JERUSALEM — Ahead of Pope Francis' visit, Jewish religious and nationalist groups plan to demonstrate Thursday (May 22) to demand that the Israeli government not cede sovereignty or control of the Cenacle, traditionally considered the site of Jesus' Last Supper.
The demonstrators fear that the government intends to transfer authority of the site to the Vatican during Francis' three-day Holy Land pilgrimage, which begins on Saturday (May 24).
Located on Mount Zion in Jerusalem, the Cenacle, from the Latin "cena," which means dinner, sits directly above David's Tomb, the place many Jews believe the biblical King David is buried. Ultra-Orthodox Jews pray in the lower chamber on a daily basis.
The pope is scheduled to celebrate a Mass in the Cenacle.
The Israeli prime minister's office said the government "has no intention to grant the Vatican ownership or sovereignty over the Tomb of David or the Cenacle. These are baseless allegations."
Israeli police say rumors related to a possible transfer of authority likely triggered vandalism against Christian institutions in recent weeks. The vandals, who are believed to be Jewish extremists, scrawled graffiti declaring "King David is for the Jews, Jesus is garbage" on a wall opposite a Jerusalem church.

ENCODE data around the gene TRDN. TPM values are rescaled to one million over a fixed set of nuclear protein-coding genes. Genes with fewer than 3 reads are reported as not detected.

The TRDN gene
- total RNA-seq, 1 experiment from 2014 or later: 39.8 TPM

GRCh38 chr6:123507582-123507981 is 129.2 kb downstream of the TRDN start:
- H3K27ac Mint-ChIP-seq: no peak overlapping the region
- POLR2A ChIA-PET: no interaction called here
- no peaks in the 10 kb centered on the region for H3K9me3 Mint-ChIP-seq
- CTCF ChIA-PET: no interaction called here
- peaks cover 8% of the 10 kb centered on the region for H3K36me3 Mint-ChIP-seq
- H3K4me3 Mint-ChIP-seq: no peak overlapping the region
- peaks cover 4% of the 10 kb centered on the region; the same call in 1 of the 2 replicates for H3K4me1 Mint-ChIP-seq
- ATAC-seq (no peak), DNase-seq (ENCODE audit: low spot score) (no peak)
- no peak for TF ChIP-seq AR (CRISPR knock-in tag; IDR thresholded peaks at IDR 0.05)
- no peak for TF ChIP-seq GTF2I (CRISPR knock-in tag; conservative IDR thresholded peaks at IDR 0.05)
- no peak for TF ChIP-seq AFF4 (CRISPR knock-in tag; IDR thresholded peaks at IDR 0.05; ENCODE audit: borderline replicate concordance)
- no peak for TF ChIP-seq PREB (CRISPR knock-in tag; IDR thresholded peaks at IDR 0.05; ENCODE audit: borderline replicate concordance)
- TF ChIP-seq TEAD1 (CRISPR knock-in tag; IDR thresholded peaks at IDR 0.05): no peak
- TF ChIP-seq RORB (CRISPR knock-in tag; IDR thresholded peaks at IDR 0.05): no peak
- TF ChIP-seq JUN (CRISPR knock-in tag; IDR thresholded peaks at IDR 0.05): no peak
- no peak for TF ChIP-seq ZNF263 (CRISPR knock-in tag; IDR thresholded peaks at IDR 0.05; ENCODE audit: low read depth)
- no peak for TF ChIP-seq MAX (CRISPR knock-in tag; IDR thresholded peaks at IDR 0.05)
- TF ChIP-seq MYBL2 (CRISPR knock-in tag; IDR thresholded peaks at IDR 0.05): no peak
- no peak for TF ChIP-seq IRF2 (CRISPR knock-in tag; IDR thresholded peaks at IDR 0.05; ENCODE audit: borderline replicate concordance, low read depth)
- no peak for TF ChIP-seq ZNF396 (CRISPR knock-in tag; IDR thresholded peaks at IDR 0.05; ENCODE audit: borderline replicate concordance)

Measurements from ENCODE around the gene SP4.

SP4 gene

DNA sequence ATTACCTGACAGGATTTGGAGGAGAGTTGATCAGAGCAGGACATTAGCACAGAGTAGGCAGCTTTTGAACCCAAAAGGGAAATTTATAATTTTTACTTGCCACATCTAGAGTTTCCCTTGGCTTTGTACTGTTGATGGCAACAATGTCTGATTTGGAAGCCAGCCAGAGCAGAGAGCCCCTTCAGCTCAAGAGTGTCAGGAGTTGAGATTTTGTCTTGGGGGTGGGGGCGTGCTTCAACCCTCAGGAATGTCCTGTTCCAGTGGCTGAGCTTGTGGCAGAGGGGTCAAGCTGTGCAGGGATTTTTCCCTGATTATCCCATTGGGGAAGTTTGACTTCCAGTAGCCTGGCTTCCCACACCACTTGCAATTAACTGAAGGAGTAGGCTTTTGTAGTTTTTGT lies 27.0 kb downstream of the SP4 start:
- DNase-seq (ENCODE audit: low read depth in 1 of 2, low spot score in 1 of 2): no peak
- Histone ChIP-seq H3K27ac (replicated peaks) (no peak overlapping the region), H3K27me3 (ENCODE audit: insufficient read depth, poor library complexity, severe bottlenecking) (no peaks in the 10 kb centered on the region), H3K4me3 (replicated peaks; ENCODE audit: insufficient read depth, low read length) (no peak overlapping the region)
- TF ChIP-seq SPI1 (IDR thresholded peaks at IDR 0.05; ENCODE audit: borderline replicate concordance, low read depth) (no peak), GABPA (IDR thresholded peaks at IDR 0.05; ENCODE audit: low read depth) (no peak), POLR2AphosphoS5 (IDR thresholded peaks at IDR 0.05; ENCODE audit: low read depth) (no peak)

The same week, a Roman Catholic official discovered the words "Death to Arabs, Christians and all those who hate Israel" spray-painted in Hebrew on a column in front of Jerusalem's Notre Dame Center. The center is the property of the Vatican.
The police say they will tighten security at Christian holy sites to prevent additional attacks during the pope's visit.
An article in the Israeli newspaper Yisrael Hayom said that from the extremists' perspective "what transpires in the room above them is nothing less than sacrilege, is harshly forbidden by Jewish law and constitutes Christian idolatry on the roof of King David's burial place."
Monsignor William Shomali, auxiliary bishop of the Latin Patriarchate of Jerusalem, said the Vatican is not seeking ownership of the Cenacle.
"All the Vatican wishes is to hold two hours of [Christian] prayer every day in the early morning before visitors start to visit it."
Shomali said Christians have prayed at the Cenacle for 10 centuries, because it may have been the place where Jesus had the Last Supper and where he washed the feet of his 12 disciples. "For Christians it is a major holy place."
In the spirit of "interreligious dialogue," he said, "it would be nice to have one holy place where many events are commemorated, and where people of different religions can come to pray."
Jerusalem, he emphasized, "is holy to three religions."